BBC’s Alex Scott wears LGBTQ ‘OneLove’ armband after England bow to pressure from FIFA

BBC's Alex Scott wears LGBTQ 'OneLove' armband after England bow to pressure from FIFA
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England and Wales had planned to wear their ‘OneLove’ armbands in support of the LGBTQ community in defiance of FIFA and World Cup host Qatar, but relented under threat of a card yellow at the last minute.

The BBC’s Alex Scott, however, did not.

While England striker Harry Kane reneged on his vow to wear his armband on the pitch, Scott wore his on the sidelines.

Homosexuality is illegal in Qatar, and displays of support for the LGBTQ community, including wearing the “OneLove” armband, have been made illegal by FIFA.

Just this weekend, England coach Gareth Southgate expressed his determination to continue wearing the armband despite the cultural clash with the Muslim host country.

“It’s what we stand for as a team and what we’ve been doing for a long time,” Southgate said.

“We think this is the biggest (step) and we think this is a strong statement that will go around the world for young people, in particular, to see that inclusivity is very important,” he said. -he adds.

Southgate star player Harry Kane has backed his manager.

“We made it clear as a team, staff and organization that we wanted to wear the armband. I know the FA are talking to FIFA, and by the time the game comes they will have made their decision,” Kane said, according to the Daily mail.

However, the tension reached a tipping point after FIFA threatened to increase the penalty for wearing the armband. Initially, international football’s governing body had threatened to simply fine teams for wearing the armband. However, after strong public stances in favor of the groups were taken by England, Denmark, Germany, Switzerland, Belgium and Wales, FIFA upped the ante by also promising ” sporting penalties. These penalties would include yellow cards, bookings, etc.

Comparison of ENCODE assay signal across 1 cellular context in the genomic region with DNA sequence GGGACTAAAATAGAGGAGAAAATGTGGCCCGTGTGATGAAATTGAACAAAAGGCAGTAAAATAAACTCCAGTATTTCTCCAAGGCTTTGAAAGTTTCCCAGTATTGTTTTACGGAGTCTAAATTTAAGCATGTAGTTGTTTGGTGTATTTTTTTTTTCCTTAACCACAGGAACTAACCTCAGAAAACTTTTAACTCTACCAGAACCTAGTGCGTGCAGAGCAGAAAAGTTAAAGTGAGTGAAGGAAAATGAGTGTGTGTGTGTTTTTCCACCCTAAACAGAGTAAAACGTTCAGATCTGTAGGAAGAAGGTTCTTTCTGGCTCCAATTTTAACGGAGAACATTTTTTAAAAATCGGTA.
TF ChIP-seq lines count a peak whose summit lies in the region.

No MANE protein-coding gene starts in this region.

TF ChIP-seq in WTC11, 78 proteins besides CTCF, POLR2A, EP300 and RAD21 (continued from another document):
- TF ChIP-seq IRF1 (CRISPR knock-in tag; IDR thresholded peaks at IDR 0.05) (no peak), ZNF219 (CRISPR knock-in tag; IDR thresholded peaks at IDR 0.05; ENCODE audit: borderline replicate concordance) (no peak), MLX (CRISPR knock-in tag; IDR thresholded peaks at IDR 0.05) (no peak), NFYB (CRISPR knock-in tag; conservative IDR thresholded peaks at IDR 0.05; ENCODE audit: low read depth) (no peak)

In light of the increased risk of penalties that could impact his side’s play on the pitch, Southgate’s strong position began to weaken.

“A lot of talk [were held] without me because I focused on the game,” he said. “We’re wearing the Fifa armband decided by the collective federations overnight, I believe – we’re in the middle of it all but really trying to focus on the game, frankly.”

Shortly after the comments, several European football associations issued a joint statement bowing to pressure from FIFA.

“We cannot put our players in a position where they could face sporting sanctions, including bookings, so we have asked captains not to attempt to wear the armbands in matches,” the statement read.

On Saturday, FIFA President Gianni Infantino tried to sympathize with the LGBTQ community, migrant workers and others at the center of controversy surrounding his organisation’s decision to allow Qatar to host the World Cup .

“Today I have strong feelings. Today I feel Qatari, I feel Arab, I feel African, I feel gay, I feel disabled, I feel migrant worker,” said the FIFA boss in a long speech ahead of the tournament’s first game.

Infantino argued that the West was not in a position to pass judgment on the morality of a country like Qatar.

“We have received many lessons from Europeans and the Western world. I am European. For what we have been doing for 3,000 years in the world, we should apologize for the next 3,000 years before giving moral lessons… This one-sided moral lesson is nothing but hypocrisy. I wonder why no one recognizes the progress made here since 2016,” he said.

“If Europe really cares about the fate of these people, it can create legal channels – as Qatar has done – where a number of them [migrant] workers can come to Europe to work. Give them a future, some hope,” he added.

Scott blasted Infantino after trying to identify with the affected groups.

“I’m trying to understand, you brought a World Cup here and I’m trying to understand a culture,” Scott said.

“I’m trying to understand everything – the whole context of what’s going on and what the FIFA President said yesterday is confusing and absolutely bizarre to me. How do you say ‘today I’m a migrant worker’? No, you are not and you never will be.

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